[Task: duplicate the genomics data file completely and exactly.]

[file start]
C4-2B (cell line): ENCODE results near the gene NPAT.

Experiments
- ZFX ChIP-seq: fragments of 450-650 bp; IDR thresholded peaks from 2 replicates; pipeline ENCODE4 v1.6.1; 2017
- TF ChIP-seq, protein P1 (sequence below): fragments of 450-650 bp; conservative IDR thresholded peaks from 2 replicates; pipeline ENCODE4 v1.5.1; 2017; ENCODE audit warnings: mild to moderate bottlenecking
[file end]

C4-2B (cell line): ENCODE results near the gene NPAT.

Experiments
- ZFX ChIP-seq: fragments of 450-650 bp; IDR thresholded peaks from 2 replicates; pipeline ENCODE4 v1.6.1; 2017
- TF ChIP-seq, protein P1 (sequence below): fragments of 450-650 bp; conservative IDR thresholded peaks from 2 replicates; pipeline ENCODE4 v1.5.1; 2017; ENCODE audit warnings: mild to moderate bottlenecking